On Balance Volume (OBV) is one of the earlier indicators, developed in 1963 by
Joe Granville. OBV provides a running total of volume and shows whether
volume is flowing in or out of a given security.
OBV is calculated by using the change in closing price from one interval to the
next to value the volume as positive or negative. It then maintains a
moving cumulative total volume figure, which is adjusted by either adding the
current intervals' volume to the cumulative amount if the interval closes higher
than previously, or by subtracting the current volume from the cumulative amount
if the interval closes lower.
The formula can be summarized as
follows:
1) If the current
interval closes higher than the previous interval's close, ADD the current
interval's volume amount to the previous interval's
cumulative OBV amount.
2) If the current interval closes lower than the previous interval's close,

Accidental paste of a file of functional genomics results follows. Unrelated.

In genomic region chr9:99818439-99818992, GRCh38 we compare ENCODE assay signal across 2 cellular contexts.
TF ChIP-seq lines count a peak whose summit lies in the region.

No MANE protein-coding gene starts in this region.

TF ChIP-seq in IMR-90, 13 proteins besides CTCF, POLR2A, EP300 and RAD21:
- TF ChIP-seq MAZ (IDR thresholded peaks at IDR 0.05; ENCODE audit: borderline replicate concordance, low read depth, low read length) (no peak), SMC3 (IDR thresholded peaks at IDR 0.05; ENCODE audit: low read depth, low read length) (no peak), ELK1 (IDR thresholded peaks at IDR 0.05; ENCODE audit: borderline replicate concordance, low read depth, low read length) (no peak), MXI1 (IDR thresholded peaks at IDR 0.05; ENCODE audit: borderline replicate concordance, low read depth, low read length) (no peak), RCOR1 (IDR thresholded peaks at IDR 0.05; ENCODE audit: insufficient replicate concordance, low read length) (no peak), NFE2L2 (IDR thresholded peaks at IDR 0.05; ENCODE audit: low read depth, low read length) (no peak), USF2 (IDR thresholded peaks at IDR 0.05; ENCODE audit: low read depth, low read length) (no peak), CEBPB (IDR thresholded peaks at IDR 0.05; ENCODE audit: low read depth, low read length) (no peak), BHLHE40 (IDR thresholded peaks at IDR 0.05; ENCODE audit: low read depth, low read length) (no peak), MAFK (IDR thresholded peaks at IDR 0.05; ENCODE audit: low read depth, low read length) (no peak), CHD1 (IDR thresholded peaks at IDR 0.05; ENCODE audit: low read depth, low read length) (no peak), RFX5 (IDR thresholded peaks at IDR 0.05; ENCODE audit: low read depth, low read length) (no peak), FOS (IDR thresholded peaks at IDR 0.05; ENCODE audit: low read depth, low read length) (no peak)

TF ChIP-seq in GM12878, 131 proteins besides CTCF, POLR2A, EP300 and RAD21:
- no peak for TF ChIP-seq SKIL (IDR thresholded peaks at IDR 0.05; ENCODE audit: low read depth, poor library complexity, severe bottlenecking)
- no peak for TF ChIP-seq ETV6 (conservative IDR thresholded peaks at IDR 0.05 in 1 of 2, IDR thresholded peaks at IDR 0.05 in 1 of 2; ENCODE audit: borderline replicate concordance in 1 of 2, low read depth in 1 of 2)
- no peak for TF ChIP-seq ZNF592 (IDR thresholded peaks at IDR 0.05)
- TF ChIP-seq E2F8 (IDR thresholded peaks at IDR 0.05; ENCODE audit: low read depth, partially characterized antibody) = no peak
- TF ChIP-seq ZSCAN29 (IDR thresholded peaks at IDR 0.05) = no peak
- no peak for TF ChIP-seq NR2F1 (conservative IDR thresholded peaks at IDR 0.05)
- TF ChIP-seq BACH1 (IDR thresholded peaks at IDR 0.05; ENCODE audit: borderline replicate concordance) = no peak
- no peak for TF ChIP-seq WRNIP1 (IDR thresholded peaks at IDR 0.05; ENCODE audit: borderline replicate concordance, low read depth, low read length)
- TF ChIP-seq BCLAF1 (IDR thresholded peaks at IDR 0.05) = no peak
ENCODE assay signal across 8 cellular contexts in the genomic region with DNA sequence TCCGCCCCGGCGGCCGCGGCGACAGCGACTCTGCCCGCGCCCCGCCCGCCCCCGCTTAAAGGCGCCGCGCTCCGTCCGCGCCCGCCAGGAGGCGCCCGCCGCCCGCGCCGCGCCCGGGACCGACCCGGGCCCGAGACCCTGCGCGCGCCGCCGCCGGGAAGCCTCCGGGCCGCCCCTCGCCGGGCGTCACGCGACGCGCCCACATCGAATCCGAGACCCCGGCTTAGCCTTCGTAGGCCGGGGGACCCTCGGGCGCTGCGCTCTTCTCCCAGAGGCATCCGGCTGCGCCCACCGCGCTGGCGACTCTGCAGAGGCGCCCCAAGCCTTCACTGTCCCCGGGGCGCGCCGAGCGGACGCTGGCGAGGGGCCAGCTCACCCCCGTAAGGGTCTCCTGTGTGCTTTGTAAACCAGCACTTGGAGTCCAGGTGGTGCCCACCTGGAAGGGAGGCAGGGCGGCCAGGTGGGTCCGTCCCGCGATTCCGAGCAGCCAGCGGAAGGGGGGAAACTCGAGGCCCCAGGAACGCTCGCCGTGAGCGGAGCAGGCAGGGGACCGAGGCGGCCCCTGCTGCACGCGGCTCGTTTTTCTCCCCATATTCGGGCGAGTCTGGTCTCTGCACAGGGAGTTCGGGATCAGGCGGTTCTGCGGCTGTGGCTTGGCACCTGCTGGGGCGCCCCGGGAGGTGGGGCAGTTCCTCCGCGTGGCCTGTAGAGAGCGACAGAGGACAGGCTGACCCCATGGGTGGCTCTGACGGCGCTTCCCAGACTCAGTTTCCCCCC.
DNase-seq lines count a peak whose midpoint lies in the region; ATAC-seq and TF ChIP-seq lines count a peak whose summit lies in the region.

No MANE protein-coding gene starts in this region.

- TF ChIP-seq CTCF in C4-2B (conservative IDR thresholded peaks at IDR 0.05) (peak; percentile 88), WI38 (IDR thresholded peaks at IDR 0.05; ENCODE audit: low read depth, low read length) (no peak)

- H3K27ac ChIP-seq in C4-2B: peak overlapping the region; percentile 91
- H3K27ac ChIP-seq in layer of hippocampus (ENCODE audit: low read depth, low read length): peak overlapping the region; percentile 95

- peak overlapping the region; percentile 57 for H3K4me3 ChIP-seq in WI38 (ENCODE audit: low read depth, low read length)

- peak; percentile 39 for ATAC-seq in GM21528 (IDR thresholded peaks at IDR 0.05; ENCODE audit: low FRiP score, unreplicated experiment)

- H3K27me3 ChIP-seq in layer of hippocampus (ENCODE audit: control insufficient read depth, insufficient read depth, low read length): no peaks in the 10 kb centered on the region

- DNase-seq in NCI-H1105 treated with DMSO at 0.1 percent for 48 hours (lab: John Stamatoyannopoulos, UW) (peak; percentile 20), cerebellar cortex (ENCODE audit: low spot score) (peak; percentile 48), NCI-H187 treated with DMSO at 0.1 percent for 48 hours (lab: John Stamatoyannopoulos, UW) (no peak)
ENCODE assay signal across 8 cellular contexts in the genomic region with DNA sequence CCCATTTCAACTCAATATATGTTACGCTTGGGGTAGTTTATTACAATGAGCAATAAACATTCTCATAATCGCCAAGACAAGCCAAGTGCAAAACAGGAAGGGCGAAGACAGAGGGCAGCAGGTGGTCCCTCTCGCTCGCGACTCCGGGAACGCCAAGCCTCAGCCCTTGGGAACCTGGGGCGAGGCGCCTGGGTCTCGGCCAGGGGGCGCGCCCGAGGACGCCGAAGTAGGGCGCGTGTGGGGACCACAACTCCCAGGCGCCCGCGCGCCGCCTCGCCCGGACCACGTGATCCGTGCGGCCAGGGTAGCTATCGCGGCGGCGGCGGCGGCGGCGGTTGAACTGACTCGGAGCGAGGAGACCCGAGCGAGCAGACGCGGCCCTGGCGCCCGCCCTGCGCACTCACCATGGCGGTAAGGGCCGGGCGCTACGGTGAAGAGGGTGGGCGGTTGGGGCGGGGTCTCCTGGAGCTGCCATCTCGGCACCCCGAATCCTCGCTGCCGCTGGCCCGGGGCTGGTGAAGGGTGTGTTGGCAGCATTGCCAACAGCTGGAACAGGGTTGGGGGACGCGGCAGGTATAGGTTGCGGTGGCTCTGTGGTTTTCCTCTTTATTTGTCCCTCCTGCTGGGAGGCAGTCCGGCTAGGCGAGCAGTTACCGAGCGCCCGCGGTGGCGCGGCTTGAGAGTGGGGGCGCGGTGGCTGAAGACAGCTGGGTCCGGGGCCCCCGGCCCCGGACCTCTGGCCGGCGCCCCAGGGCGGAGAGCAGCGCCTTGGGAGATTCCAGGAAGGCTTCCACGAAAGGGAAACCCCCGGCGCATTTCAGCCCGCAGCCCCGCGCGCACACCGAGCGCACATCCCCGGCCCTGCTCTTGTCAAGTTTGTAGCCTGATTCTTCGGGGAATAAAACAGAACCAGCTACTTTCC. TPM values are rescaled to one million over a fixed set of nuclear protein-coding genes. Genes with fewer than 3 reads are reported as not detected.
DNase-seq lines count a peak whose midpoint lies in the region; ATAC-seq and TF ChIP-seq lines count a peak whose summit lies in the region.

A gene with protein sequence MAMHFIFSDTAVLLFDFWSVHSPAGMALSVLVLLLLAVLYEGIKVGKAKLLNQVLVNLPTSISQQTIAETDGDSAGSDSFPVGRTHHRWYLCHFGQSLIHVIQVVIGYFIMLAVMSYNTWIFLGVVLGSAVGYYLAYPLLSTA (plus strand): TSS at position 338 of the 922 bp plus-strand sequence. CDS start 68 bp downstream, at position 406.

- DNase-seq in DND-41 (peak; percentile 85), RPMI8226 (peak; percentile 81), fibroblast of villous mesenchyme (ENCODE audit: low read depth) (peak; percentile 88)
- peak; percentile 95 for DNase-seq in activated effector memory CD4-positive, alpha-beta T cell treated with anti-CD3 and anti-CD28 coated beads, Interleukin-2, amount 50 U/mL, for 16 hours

SUBTRACT the current interval's volume amount from the previous interval's
cumulative OBV amount.
3) If the current Interval closes
at the same level as previously, do not change the cumulative OBV amount.
The actual numbers used to plot the OBV are largely irrelevant, the important
consideration is the trend that becomes apparent from the plot.
In normal circumstances the OBV line will tend to track the price chart, and
a trend line drawn on the price chart will appear similar when drawn between the
same dates on the OBV chart. However, when the OBV line fails to move in
the same general direction as the price chart, this is an indication that price
divergence may exist and a trend reversal is in the cards.
Below shows a daily chart of the SPY, and
ETF that tracks at 1/10th of the value of the S&P 500 index  SPX. What we
are seeing is some divergence where the price of the SPY is continuing to climb,
but the OBV indicator is pulling back, telling us that the probabilities are increasing
that the SPY will have a trend reversal.